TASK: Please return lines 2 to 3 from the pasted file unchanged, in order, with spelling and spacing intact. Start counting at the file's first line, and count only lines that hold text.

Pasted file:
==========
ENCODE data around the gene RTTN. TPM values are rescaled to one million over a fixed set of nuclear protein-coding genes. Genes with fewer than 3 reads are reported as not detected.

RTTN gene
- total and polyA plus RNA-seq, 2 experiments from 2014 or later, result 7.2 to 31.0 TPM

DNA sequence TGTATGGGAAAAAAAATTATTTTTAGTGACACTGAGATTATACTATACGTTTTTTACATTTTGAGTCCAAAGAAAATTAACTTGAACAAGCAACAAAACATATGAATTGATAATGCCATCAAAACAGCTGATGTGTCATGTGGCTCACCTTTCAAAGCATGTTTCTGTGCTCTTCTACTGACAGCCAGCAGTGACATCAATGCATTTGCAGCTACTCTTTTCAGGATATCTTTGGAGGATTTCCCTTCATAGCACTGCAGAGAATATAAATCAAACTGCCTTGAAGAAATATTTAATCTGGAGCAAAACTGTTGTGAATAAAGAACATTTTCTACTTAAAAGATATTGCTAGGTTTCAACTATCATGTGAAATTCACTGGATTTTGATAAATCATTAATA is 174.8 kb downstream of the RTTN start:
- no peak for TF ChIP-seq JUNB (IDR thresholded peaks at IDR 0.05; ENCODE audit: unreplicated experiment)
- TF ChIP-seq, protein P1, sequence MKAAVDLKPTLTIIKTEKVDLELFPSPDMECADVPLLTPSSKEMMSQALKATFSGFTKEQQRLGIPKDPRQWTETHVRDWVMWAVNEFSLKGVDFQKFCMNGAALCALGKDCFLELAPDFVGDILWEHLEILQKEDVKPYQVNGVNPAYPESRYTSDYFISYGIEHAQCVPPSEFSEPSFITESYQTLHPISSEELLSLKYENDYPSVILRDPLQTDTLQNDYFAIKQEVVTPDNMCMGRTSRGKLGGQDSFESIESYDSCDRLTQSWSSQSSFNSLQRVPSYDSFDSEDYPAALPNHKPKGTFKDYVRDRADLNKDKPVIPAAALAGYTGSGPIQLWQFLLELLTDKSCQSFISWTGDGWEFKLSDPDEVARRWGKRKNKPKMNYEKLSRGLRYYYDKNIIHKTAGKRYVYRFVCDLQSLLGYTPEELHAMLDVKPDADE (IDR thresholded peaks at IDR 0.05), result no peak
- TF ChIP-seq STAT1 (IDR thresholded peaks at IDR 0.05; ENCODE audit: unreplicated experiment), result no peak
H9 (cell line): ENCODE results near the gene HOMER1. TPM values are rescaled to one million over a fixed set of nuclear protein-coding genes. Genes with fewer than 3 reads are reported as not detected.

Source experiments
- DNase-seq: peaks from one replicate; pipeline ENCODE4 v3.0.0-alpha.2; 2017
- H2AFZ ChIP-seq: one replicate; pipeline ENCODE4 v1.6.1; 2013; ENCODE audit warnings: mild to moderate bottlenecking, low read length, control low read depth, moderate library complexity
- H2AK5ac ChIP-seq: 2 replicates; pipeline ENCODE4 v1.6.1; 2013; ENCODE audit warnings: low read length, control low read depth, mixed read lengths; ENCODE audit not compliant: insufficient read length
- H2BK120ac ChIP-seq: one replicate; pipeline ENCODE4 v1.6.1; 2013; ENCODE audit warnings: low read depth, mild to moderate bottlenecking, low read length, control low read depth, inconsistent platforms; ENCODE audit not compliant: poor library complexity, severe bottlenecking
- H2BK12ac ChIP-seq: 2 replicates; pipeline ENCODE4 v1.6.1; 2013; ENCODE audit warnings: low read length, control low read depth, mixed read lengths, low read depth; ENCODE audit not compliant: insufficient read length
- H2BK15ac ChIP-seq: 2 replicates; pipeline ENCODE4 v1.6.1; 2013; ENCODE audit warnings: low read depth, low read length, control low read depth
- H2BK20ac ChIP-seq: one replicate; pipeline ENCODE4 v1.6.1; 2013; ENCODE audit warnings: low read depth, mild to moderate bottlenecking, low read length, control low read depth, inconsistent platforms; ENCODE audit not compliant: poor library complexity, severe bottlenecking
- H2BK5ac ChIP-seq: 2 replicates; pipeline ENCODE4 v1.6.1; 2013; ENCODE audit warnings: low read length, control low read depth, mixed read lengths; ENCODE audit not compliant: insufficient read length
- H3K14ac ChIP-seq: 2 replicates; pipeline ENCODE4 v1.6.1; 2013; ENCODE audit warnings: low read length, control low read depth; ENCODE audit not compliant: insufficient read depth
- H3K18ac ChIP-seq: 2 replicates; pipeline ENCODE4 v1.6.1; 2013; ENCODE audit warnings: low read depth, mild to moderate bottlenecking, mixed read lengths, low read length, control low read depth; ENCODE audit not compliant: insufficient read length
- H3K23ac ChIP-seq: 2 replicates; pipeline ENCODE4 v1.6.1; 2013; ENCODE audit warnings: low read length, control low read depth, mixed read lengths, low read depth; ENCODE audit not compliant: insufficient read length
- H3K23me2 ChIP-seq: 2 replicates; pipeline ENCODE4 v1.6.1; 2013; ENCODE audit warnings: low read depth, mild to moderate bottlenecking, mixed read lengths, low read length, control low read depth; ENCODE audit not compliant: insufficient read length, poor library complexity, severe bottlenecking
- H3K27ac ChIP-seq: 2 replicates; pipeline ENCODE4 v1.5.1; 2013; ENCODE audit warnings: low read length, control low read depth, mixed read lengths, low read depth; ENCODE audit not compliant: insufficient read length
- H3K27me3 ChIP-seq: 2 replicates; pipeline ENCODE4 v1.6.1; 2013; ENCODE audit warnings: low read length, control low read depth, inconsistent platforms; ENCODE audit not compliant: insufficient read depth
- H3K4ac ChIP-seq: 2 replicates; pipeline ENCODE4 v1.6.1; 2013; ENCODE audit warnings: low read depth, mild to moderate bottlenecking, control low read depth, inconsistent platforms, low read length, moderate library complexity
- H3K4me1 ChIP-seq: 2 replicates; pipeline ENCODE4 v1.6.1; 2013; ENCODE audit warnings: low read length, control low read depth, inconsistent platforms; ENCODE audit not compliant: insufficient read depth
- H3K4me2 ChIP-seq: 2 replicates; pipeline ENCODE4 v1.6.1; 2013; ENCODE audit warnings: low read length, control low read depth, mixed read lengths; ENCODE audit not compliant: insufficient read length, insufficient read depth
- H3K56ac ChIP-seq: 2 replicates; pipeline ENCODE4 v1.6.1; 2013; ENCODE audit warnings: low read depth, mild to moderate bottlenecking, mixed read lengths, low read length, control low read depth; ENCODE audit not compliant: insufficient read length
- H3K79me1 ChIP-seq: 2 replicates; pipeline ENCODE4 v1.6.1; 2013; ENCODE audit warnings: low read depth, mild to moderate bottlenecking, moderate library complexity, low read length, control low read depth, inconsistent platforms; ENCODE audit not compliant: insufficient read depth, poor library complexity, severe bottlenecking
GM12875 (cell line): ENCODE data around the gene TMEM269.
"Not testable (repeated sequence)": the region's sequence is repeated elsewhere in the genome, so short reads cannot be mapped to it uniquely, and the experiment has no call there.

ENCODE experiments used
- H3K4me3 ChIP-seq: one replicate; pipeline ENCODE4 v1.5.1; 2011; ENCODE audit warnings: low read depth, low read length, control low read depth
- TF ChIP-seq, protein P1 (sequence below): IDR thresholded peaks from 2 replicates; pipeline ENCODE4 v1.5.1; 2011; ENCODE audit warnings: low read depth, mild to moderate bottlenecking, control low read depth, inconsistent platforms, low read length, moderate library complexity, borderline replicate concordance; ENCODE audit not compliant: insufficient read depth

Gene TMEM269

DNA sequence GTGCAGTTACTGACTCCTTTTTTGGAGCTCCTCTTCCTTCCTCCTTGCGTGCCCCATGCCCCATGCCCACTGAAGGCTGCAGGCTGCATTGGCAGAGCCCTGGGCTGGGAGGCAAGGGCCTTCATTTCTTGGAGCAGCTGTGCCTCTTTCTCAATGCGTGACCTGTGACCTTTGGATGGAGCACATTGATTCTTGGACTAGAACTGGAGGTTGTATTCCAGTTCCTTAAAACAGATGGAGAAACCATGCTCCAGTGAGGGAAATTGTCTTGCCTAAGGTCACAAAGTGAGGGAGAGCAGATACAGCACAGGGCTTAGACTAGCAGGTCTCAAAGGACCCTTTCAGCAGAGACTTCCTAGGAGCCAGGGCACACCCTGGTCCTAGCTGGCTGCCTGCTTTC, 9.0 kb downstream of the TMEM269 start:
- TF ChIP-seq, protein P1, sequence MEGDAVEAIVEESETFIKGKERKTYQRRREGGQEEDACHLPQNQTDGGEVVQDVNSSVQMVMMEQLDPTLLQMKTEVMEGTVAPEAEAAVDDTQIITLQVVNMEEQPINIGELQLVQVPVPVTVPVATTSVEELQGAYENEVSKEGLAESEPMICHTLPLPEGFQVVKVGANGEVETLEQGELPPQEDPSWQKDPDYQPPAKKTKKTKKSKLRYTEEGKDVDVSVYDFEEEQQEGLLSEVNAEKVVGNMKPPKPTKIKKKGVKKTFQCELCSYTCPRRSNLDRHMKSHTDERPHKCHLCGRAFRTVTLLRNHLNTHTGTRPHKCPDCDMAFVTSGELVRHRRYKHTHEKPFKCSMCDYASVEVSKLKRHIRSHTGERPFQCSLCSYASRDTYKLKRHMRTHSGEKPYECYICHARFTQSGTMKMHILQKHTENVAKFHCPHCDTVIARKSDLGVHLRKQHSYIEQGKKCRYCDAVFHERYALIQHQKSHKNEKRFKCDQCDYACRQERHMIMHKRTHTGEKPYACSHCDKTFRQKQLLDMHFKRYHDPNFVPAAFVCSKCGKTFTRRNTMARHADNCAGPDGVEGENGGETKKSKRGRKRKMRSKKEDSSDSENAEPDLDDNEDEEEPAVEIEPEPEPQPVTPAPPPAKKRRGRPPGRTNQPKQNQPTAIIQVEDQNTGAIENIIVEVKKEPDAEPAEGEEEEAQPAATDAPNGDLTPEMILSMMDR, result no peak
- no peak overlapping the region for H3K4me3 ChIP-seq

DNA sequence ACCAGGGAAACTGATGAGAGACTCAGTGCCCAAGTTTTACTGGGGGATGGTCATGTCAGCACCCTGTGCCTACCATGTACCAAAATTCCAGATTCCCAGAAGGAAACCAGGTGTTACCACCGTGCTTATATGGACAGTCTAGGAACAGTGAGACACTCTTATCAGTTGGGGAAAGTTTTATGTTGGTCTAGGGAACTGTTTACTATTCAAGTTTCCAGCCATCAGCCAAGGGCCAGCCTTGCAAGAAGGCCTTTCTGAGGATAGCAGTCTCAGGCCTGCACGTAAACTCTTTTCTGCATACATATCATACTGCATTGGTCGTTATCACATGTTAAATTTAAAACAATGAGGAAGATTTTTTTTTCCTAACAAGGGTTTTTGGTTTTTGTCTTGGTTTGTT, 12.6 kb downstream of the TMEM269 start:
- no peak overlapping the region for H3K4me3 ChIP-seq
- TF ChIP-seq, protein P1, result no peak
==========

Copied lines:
RTTN gene
- total and polyA plus RNA-seq, 2 experiments from 2014 or later, result 7.2 to 31.0 TPM